The second argument was addressed by the Wisconsin Supreme Court in State ex rei. La Follette v. Stitt, 114 Wis. 2d 358,
364-68, 338 N.W.2d 684 (1983):

"… [T]he Court declared that courts will not "review legislative conduct to ensure the legislature complied with its own procedural rules or statutes in enacting legislation" and "will not intervene to declare the legislation invalid."" Note: This paragraph, other than this note, is from the DOJ's petition.

In summary, the second argument is similar to the first. The state's highest court has already ruled that a court may not invalidate a law merely because the law was passed in violation of a rule or statute. The alleged violation of the open meetings law CANNOT justify invalidating the law – so, why should the judge issue a TRO to review whether or not to invalidate the law because of the alleged violation of the open meetings law?

The third argument is that the court has no authority, based on an alleged open meetings law violation, to order the Secretary of State to do anything. The open meetings law does NOT apply to the Secretary of State. Even if it did, the Secretary of State did not attend the meeting that was held (allegedly) in violation of the open meetings law. So, how can the Secretary of State be a defendant in the suit brought by the county DA?

The Secretary of State, acting in his official capacity, benefits from sovereign immunity and courts have no authority over the Secretary of State for an alleged violation of a law unless that immunity has been affirmatively waived by the state. (Some laws specifically allow suits to be brought against state officials. That's the exception, not the rule.) The open meetings law does not waive the Secretary of State's sovereign immunity. The law provides for remedies that may be taken against members of a legislative body that violate the law, but it does not grant the courts ANY authority over an administrative (as opposed to legislative or judicial) official or agency.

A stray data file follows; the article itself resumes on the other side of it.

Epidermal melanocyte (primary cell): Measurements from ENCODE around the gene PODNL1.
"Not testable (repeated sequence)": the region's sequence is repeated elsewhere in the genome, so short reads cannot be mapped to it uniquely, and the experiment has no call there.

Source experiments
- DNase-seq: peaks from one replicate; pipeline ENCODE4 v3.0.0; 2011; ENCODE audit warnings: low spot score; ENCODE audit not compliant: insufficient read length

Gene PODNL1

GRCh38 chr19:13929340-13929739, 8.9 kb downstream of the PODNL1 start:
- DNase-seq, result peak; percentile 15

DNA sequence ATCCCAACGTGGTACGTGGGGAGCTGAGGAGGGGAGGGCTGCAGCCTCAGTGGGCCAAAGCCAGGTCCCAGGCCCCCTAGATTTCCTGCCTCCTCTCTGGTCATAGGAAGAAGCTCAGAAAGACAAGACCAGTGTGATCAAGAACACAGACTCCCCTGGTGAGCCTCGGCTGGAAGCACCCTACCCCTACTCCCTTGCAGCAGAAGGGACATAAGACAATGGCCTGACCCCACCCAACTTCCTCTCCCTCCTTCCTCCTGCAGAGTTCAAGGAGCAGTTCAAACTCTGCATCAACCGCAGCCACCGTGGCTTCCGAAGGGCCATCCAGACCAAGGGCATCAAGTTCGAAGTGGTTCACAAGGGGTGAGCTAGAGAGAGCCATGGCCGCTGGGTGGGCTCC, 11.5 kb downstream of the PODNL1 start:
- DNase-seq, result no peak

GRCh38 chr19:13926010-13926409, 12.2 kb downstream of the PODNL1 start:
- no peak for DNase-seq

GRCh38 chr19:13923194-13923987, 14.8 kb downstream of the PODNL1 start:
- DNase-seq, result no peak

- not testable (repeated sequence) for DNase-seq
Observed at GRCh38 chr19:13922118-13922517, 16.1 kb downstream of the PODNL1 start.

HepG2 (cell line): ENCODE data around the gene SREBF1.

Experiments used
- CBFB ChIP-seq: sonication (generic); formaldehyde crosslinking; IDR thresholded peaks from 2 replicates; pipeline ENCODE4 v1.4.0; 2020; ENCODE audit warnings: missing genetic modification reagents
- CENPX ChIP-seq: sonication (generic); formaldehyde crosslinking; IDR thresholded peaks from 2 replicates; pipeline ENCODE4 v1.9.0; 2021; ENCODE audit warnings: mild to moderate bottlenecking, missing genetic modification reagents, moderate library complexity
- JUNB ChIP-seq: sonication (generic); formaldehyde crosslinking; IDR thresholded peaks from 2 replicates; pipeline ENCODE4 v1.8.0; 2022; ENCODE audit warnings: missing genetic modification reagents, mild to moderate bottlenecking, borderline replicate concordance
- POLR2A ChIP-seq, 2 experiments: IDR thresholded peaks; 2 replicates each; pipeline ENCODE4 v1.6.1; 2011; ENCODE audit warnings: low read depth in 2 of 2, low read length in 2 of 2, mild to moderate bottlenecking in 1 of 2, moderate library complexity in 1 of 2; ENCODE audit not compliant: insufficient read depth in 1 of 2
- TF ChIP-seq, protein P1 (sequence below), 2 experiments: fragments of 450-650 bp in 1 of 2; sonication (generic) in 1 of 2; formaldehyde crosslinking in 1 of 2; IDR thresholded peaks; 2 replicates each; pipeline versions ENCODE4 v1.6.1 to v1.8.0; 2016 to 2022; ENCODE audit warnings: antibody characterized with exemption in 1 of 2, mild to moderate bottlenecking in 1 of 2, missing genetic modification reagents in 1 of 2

In summary, since the court had no personal jurisdiction over the Secretary of State, it strikes some as unusual for the court to presume to issue a TRO covering the Secretary of State.

Too many jims said...

I, too, am dumbfounded that a judge would remind attorneys of the rules of ethics that govern them. What an out of control nazi bitch. How dare her.

Fen said...

I still can't figure out where she gets her authority in all this.

The Unicorns gave it to her.

Really.

rhhardin said...

There are probably lots of excellent judges who are bitches with bad moral character.

edutcher said...

Almost Ali said...

If you think Sumi is cute, wait'll you see a supreme Kloppenburg.